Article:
Airbnb Guests Steal Firewood from Neighbours

When I bought my home in 2009, it was not beside a hotel. Now it is. The property adjacent to mine in a quiet, rural area sold a year ago to new owners who obviously bought it to run a full time hotel. Short-term rentals in the area are illegal, but the bylaws are enforced on a complaint basis and the fines are low. I find it very unpleasant to have new strangers arriving at the house beside me every 3 to 5 days. I don’t feel safe in my own home.

Although it’s in a rural setting, the houses are close. Airbnb guests and workers servicing the “hotel” have parked in my driveway blocking me in repeatedly in spite of “no parking” signs I installed after the parking problem started when the new owners showed up. The new owners’ realtor, building inspector, cable company, cleaning staff and guests have all parked in my driveway, parking me in and completely blocking the driveway.

Each time I have gone down and knocked on the door and asked them to move their vehicle. Each time, they rolled their eyes at me and indicated that this was a big inconvenience to them – but they did move their vehicles. I took photos of their vehicles and I was ready to have them towed. Although they always moved their vehicles, how many times a week should I be expected to go down and ask them to move?

If I need to get my car out to go to work, I don’t always have time to deal with an Airbnb vehicle blocking my driveway. Airbnb guests from next door have rung my doorbell early in the morning awakening me (I was thinking there must be some sort of dire emergency) to ask me where they might find a good swimming beach. Swell.

Even if I live beside a neighbour who I don’t like too much, I get used to them and I know who is there. Living beside an Airbnb hotel with a high turnover is much worse. Most guests are quiet and don’t cause any problems. But still – we don’t know who they are. This creates a sense of uneasiness and insecurity for the neighbours.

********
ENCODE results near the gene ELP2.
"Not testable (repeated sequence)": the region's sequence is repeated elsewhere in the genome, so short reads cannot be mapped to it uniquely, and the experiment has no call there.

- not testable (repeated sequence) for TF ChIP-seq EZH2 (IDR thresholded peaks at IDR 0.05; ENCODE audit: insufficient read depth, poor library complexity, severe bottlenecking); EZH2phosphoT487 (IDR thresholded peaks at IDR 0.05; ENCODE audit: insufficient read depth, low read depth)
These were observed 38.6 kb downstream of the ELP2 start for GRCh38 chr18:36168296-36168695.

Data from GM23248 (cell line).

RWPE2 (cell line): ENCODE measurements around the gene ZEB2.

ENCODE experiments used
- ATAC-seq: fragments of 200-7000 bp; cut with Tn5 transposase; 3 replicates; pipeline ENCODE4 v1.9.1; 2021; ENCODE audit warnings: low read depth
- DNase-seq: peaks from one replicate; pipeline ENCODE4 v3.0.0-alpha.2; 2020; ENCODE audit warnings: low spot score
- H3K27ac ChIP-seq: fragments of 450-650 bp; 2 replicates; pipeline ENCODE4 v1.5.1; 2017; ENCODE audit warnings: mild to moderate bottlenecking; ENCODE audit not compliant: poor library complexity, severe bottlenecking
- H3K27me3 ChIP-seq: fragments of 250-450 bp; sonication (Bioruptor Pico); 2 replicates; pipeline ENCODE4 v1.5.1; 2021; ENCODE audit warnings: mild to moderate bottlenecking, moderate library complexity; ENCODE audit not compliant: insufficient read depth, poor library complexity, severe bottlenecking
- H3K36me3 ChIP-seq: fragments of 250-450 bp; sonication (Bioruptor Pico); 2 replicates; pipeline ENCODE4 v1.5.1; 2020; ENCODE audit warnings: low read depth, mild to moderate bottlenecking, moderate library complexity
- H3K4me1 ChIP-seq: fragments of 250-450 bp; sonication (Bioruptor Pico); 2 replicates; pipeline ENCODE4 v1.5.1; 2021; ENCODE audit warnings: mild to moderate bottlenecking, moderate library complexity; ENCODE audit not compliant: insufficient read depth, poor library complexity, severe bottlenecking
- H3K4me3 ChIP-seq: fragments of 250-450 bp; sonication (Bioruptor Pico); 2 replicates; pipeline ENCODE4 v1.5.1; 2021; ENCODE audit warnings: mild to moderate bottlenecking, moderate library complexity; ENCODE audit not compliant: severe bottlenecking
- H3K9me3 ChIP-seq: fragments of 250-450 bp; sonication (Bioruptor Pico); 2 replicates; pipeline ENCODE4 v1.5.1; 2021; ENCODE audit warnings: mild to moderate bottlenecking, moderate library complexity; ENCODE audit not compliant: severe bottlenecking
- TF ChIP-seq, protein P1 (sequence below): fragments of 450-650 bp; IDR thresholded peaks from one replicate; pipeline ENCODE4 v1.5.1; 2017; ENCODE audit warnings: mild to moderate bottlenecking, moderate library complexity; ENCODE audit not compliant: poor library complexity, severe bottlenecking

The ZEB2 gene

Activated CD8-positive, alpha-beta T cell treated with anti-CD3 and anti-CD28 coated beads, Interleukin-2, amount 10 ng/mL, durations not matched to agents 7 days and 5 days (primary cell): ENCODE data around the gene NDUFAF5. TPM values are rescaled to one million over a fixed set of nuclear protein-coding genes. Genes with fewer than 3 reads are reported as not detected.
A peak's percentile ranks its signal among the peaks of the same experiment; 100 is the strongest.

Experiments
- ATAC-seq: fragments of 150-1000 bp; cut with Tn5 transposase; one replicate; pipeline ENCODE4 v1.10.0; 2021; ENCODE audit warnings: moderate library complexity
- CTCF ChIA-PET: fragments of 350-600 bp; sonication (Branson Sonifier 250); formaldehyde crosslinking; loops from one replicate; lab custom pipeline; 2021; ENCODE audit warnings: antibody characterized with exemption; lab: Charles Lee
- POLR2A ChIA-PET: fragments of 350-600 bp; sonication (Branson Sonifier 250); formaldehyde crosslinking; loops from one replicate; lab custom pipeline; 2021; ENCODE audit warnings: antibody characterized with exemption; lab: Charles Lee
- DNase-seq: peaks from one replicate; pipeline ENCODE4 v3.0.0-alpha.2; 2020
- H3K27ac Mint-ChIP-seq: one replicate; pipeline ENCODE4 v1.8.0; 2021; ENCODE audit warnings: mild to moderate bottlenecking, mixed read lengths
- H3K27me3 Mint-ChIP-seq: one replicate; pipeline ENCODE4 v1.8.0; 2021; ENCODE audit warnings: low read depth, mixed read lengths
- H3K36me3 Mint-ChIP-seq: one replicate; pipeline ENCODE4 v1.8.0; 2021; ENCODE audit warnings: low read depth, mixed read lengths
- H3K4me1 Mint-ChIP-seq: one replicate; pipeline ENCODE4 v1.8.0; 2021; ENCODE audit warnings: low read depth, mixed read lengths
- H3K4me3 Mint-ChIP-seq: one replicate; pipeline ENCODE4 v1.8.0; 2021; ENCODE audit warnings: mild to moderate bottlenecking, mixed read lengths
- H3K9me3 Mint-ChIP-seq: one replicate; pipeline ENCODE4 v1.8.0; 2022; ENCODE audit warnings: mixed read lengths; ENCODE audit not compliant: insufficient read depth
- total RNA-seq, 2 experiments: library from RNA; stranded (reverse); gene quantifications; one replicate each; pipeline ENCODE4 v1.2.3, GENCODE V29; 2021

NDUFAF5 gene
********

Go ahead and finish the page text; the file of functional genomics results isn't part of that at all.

Some Airbnb guests are more problematic. With the average stay being 3-5 days and the Airbnb rented out solidly all year long, we were bound to get some problematic guests eventually. That happened the first two weekends in June 2018 when two separate groups of Airbnb guests were caught red-handed stealing firewood from a neighbouring house (not my house – I’ve had to install security cameras on my house to deter them).

The first group of thieves acted belligerently when confronted by a neighbour and absconded with the firewood anyway. The weekend of June 9th, the exact same scenario occurred: same neighbour caught the guests red-handed stealing firewood. He made them put it back this time and reported it to the police. The police won’t do anything; they have bigger fish to fry.

The neighbour who caught the firewood thieves and I have both filed complaints with Airbnb and with the municipality. We’ve requested that the municipality enforce their own bylaws. The municipality sent a representative right away to the door of the Airbnb. The owners happened to be present at the time, even though they are rarely present. I don’t know the outcome… likely a small fine and it carries on.

Airbnb has not replied at all to any complaints and the firewood thieves still have rave reviews about how wonderful they are on the Airbnb website. I’d feel slightly better if the firewood thieves had been called out and received bad reviews on the Airbnb website. There are no bad reviews on Airbnb. All reviews are positive. No one wants to risk giving a bad review because then they might get a bad review in return. That’s bad for business.

The review system doesn’t work because all reviews are positive. The picture of the BBQ shows my house to the left. The rocky garden in the background in that picture is my property. The owners do not tell the Airbnb guests this, so the guests are angry when I am out weeding my own garden. They have no qualms about trespassing. These guests got rave reviews. They could be staying beside you next week.

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  1. The airbnb “review” system is completely bogus. Any review less than 5 stars is considered bad and no one will give anything but glowing reviews. I too have problems with belligerent trespassers from the airbnb next door. Whatever happened to the days of respecting others and their property? this generation seems to have been raised by wolves.